The same strategy applied to the management of network bandwidth should be applied to hardware capacity. Planning ahead is the only way the company won’t slow down when it adds users to the network. Otherwise, adding hardware resources (firewalls, servers) will take the time that you won’t have if it suddenly becomes an urgent need.
Planning ahead is the key to many of the problems with remote access. We will discover it in the case study below. Adapting rapidly is also of first importance. But one will only be able to do so if it has planned ahead.
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Case Study: Laptops, Remote Access, Cybersecurity, and Zoom keep a Tucson-based Clinic working through COVID-19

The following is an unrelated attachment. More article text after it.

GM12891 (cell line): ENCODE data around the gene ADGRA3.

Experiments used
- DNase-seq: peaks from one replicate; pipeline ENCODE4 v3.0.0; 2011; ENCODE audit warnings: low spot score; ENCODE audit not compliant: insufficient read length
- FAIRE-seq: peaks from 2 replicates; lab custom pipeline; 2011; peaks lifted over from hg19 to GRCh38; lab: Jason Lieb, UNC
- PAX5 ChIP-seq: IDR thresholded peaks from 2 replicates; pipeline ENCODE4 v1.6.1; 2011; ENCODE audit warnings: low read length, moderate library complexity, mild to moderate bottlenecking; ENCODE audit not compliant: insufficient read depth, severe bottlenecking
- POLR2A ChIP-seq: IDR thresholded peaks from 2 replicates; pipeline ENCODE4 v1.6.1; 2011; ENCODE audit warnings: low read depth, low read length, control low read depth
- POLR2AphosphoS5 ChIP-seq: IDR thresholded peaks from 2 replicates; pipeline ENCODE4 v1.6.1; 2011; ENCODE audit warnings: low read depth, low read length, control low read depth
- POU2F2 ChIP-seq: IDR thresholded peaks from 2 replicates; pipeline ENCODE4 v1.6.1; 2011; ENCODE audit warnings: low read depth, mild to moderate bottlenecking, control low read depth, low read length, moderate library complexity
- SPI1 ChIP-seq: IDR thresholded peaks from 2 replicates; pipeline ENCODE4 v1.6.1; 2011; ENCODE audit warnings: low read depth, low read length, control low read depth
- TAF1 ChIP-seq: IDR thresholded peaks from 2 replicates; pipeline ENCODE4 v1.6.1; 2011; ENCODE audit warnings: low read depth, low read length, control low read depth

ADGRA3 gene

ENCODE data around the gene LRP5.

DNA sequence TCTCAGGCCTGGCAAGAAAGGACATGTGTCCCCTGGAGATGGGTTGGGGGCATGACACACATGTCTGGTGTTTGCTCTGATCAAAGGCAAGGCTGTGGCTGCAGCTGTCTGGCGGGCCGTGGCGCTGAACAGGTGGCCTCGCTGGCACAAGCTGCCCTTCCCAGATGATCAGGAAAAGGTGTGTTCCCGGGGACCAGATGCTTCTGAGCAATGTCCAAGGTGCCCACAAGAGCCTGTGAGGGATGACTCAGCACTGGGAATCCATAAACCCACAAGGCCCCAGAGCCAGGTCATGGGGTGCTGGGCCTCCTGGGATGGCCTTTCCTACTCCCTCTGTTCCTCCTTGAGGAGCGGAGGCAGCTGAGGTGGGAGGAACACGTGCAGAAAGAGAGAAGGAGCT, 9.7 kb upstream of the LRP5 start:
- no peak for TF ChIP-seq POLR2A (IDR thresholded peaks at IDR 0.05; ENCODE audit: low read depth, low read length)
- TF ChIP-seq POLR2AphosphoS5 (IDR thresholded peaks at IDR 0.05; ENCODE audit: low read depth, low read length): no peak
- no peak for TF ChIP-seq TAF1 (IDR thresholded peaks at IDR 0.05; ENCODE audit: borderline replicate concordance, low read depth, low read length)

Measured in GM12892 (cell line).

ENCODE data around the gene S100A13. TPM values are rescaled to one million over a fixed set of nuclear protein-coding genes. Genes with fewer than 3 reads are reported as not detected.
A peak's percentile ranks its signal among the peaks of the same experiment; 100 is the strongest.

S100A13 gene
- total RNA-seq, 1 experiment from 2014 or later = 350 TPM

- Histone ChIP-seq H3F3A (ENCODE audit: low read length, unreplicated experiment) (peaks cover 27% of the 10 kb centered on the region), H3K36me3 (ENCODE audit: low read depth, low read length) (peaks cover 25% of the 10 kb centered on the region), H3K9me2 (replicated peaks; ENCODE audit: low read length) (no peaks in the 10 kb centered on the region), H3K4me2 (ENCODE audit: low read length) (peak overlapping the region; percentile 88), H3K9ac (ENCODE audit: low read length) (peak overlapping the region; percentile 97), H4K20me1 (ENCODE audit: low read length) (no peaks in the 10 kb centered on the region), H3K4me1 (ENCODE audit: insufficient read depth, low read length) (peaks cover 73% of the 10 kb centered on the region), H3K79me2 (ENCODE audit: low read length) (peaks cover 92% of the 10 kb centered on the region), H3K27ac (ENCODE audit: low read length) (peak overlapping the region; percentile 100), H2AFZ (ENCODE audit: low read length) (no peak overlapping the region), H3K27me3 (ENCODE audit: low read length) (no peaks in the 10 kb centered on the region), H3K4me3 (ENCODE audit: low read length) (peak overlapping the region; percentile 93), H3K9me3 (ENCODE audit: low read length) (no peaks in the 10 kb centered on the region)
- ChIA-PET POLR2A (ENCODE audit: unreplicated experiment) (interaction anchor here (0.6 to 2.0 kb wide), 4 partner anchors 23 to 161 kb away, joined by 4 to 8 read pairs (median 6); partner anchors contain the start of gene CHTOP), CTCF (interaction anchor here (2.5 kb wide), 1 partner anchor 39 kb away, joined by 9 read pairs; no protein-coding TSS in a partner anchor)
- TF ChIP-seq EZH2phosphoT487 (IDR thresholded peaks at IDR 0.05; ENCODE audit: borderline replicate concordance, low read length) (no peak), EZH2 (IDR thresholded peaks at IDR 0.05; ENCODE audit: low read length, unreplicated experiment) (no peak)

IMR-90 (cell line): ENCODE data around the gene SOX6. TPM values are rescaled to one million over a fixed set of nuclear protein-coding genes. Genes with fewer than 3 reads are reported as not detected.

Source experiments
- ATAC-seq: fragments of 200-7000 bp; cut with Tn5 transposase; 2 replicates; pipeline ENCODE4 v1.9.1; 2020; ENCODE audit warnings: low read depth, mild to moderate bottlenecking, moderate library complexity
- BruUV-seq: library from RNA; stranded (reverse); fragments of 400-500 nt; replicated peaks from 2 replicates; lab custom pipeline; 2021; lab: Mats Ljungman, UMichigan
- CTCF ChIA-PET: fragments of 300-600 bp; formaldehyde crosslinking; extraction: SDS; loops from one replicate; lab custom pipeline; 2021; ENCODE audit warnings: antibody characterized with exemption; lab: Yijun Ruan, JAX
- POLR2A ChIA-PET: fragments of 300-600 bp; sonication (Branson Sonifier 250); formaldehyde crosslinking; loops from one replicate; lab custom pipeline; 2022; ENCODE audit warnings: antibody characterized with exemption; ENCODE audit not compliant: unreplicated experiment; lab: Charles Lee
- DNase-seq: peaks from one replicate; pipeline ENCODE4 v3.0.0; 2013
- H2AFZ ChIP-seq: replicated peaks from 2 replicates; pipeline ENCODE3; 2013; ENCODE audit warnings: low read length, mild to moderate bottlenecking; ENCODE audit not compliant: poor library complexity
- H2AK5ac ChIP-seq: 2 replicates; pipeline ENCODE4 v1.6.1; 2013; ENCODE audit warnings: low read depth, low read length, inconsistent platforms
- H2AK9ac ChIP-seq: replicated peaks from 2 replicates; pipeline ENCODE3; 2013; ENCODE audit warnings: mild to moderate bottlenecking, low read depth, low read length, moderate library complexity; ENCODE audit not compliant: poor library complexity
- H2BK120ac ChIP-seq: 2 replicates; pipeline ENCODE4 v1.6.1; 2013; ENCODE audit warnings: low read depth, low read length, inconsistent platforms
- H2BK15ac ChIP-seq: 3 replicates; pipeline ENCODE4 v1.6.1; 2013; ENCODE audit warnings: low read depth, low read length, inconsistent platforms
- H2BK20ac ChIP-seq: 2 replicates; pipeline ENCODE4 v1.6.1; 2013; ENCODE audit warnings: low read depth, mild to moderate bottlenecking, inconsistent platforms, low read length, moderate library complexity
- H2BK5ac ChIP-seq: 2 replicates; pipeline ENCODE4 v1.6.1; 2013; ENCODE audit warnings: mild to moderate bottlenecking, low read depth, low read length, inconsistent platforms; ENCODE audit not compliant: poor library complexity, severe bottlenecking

No one was prepared to face the pandemic when it arrived and forced lockdowns around the world. It was the case for COPE Community Services. It is a non-profit behavioral and physical healthcare organization, serving more than 15,000 clients in Pima County. But the rapid response by management saw immediate changes in the work method and kept the clinic open. Here is the story.
The Secret: A Rapid Response Plan
The healthcare delivery service at COPE Community Services was completely disrupted by COVID-19. For the clinic to remain open, a rapid response plan had to be thought of and put in place. In the end, patients were mostly unaffected by the changes, thanks to great decisions made by management. These were taken in the light of the prognostics made by the National Council for Behavioral Health, in April, as the crisis was growing. It indicated that a survey they made led them to believe that nearly two-thirds of respondents (clinics like COPE) would be unable to survive for longer than three months through COVID-19 conditions.